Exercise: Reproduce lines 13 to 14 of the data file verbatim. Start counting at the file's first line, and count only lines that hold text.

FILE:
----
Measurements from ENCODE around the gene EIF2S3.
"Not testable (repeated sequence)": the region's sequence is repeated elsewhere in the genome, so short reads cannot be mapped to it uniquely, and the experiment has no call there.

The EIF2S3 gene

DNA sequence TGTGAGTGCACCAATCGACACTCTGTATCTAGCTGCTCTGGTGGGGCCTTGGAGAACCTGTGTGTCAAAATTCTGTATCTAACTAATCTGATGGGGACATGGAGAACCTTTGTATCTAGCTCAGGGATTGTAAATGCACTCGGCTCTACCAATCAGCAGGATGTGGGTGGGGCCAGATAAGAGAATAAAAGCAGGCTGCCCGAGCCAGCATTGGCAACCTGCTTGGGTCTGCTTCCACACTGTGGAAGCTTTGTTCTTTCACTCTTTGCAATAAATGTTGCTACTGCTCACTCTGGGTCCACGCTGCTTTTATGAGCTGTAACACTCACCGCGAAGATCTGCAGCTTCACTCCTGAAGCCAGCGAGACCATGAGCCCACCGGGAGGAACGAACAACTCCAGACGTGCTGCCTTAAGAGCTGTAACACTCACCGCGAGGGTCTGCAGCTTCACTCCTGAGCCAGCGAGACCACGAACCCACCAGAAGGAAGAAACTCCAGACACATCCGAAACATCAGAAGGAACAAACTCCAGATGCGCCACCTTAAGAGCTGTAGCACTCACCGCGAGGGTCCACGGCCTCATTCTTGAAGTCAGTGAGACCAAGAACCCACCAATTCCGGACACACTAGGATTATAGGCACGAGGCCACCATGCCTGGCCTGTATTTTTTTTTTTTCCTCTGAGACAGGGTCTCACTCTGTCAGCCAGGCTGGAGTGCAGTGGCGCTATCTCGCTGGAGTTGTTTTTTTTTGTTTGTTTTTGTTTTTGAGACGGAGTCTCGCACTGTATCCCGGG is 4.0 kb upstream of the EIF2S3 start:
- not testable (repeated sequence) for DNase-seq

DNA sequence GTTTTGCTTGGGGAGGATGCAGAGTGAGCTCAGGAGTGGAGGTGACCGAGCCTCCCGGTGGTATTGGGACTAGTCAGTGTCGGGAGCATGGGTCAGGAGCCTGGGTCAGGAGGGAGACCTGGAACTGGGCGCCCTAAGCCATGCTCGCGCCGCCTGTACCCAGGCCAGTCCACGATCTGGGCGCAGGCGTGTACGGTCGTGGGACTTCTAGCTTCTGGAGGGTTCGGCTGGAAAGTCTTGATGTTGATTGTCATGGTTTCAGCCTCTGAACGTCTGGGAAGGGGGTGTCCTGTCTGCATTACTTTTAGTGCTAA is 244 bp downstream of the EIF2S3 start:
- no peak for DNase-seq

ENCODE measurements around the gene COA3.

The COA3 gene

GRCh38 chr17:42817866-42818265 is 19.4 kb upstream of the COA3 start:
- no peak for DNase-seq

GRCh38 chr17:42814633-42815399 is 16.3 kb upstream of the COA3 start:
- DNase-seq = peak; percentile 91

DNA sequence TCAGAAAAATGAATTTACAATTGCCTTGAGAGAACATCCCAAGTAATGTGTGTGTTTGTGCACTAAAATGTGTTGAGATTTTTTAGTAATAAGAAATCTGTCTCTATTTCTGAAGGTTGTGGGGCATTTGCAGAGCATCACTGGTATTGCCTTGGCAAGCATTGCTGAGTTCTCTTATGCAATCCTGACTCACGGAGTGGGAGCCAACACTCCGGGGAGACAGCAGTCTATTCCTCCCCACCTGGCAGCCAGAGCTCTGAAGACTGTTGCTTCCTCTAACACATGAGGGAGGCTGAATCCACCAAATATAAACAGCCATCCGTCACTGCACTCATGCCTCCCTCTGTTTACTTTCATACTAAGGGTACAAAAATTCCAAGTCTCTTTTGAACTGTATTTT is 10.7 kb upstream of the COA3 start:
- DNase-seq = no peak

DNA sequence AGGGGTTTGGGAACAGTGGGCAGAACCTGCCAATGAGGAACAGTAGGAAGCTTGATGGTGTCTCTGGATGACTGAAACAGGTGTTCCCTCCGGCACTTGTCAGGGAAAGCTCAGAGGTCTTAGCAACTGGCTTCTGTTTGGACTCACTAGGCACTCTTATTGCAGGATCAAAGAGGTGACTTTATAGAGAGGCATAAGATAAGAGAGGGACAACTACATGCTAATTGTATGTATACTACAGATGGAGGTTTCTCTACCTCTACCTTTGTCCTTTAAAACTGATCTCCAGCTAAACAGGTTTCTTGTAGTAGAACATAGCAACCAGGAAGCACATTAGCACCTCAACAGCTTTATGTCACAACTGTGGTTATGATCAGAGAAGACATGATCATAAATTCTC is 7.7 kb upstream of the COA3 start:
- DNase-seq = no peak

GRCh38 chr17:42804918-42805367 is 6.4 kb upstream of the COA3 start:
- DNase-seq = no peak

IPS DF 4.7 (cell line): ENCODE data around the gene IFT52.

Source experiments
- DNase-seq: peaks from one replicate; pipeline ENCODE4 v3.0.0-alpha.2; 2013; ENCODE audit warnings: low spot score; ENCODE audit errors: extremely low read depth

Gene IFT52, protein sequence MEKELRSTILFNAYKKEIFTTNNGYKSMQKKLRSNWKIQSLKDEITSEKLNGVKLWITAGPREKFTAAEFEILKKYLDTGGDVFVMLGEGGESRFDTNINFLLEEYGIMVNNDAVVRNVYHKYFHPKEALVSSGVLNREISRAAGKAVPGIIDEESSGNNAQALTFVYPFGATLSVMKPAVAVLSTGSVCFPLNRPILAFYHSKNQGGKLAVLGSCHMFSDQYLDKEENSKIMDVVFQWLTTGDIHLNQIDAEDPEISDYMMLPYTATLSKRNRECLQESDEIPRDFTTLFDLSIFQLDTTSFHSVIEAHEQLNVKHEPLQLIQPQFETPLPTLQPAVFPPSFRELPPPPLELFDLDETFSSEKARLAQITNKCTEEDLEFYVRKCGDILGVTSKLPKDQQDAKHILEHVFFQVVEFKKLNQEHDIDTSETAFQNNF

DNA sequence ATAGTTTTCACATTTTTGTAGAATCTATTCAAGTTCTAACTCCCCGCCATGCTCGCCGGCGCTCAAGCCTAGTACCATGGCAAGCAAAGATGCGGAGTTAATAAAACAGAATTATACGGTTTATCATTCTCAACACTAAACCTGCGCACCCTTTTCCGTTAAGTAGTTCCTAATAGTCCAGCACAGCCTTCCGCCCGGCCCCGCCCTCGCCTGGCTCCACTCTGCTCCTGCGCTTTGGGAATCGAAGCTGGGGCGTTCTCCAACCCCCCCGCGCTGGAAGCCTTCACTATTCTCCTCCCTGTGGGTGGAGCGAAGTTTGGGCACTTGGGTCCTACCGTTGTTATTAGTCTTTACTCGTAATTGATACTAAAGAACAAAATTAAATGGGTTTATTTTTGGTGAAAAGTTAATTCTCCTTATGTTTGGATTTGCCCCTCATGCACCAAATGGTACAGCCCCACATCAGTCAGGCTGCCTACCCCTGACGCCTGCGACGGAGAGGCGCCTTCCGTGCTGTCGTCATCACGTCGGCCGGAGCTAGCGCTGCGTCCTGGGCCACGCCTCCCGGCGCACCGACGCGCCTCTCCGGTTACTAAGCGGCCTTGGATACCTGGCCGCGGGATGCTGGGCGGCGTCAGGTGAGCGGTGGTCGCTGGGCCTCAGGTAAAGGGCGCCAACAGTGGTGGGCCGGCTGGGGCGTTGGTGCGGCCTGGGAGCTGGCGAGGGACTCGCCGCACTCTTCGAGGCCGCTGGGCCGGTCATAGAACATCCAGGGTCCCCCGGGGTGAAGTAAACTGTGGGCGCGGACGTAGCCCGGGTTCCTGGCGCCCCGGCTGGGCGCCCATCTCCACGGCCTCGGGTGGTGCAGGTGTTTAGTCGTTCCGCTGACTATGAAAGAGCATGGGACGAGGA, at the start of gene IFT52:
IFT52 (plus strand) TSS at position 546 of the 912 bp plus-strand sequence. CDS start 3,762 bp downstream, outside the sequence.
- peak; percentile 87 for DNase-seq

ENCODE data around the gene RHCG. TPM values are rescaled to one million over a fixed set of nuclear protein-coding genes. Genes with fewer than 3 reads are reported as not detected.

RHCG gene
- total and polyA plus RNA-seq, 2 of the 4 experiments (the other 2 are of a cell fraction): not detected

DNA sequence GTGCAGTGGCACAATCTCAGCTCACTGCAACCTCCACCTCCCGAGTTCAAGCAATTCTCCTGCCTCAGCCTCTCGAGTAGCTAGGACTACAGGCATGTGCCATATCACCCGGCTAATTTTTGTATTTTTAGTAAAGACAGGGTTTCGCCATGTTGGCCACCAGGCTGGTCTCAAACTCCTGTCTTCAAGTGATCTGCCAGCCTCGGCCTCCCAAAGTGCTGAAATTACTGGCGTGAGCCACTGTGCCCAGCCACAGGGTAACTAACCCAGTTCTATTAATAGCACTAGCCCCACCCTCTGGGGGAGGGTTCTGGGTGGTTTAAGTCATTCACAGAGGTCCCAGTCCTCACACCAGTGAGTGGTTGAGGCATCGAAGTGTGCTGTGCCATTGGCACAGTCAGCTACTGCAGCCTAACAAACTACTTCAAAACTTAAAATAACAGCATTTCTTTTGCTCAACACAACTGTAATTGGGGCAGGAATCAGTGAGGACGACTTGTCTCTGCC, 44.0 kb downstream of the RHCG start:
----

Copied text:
- DNase-seq = peak; percentile 91

DNA sequence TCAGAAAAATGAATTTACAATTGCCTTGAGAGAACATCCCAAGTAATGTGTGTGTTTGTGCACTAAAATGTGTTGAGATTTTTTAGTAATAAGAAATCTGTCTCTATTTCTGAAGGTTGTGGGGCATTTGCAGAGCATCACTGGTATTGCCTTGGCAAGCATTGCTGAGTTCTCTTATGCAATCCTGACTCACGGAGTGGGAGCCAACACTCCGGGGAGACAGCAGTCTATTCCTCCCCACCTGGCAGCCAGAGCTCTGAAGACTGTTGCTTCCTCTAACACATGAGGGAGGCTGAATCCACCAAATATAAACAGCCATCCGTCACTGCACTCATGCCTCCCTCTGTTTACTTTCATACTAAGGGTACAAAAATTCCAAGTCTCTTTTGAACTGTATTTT is 10.7 kb upstream of the COA3 start: